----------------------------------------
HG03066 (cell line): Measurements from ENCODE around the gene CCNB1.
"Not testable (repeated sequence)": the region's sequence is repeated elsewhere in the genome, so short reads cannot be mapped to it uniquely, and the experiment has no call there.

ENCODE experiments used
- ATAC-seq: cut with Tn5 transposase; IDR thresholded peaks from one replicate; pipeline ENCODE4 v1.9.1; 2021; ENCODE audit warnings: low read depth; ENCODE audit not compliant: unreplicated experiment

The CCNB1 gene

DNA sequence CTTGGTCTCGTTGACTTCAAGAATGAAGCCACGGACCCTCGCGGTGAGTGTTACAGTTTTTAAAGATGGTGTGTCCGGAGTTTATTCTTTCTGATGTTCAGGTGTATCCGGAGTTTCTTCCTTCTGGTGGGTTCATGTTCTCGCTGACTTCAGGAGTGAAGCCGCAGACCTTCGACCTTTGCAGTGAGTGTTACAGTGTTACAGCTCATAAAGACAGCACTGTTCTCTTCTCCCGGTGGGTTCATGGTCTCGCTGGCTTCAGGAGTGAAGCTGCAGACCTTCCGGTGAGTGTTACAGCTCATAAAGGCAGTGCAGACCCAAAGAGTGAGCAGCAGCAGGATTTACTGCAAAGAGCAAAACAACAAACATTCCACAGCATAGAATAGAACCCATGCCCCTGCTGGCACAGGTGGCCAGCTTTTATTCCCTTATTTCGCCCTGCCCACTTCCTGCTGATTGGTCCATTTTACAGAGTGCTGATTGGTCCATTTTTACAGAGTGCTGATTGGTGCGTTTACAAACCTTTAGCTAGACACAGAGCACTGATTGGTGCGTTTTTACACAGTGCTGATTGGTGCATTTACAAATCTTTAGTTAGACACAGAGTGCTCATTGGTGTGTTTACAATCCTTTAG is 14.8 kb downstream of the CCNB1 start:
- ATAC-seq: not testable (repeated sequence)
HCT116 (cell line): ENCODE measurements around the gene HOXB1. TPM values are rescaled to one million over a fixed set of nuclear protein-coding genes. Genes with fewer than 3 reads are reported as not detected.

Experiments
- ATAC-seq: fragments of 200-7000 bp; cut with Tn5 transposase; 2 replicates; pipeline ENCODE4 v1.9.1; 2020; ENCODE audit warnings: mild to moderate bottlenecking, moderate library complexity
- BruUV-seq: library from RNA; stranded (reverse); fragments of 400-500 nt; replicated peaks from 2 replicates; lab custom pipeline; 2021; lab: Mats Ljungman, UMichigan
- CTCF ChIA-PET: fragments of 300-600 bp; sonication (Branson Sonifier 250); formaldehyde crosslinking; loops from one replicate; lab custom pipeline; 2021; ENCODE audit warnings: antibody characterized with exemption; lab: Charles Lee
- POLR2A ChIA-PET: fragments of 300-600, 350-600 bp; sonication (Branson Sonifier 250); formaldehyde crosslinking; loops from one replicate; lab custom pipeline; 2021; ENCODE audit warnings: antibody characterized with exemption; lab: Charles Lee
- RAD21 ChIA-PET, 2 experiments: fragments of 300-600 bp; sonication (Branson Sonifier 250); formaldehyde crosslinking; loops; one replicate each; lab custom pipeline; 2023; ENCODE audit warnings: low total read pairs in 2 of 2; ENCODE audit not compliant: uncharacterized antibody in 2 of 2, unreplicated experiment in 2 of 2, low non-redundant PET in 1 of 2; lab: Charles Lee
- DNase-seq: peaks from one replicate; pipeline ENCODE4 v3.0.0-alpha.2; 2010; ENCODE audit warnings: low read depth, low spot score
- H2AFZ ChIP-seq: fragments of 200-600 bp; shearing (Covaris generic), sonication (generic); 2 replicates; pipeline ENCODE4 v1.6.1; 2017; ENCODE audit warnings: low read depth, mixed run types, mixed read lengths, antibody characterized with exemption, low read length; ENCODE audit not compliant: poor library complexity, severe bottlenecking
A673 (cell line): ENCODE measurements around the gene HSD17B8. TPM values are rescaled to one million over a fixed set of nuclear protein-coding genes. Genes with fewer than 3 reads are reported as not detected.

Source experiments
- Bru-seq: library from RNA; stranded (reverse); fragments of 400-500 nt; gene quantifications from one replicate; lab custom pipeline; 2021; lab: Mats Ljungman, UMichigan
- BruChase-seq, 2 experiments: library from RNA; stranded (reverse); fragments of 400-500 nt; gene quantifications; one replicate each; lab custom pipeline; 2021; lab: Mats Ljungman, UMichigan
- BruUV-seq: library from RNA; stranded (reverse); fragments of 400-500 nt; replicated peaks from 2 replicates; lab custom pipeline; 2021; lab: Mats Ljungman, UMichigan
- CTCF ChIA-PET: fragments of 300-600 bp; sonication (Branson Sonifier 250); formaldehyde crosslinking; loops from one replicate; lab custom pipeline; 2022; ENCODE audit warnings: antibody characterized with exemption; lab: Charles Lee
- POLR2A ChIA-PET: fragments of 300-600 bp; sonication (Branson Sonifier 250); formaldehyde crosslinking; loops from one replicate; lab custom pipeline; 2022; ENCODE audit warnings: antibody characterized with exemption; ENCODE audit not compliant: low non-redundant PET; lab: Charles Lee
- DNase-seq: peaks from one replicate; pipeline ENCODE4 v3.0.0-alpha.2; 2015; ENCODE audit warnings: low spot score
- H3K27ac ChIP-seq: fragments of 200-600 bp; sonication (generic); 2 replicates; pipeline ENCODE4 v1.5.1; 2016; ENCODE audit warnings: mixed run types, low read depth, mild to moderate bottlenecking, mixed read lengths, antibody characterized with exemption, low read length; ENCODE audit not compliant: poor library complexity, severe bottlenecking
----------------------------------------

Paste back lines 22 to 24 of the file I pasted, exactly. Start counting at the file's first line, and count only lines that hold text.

- CTCF ChIA-PET: fragments of 300-600 bp; sonication (Branson Sonifier 250); formaldehyde crosslinking; loops from one replicate; lab custom pipeline; 2022; ENCODE audit warnings: antibody characterized with exemption; lab: Charles Lee
- POLR2A ChIA-PET: fragments of 300-600 bp; sonication (Branson Sonifier 250); formaldehyde crosslinking; loops from one replicate; lab custom pipeline; 2022; ENCODE audit warnings: antibody characterized with exemption; ENCODE audit not compliant: low non-redundant PET; lab: Charles Lee
- DNase-seq: peaks from one replicate; pipeline ENCODE4 v3.0.0-alpha.2; 2015; ENCODE audit warnings: low spot score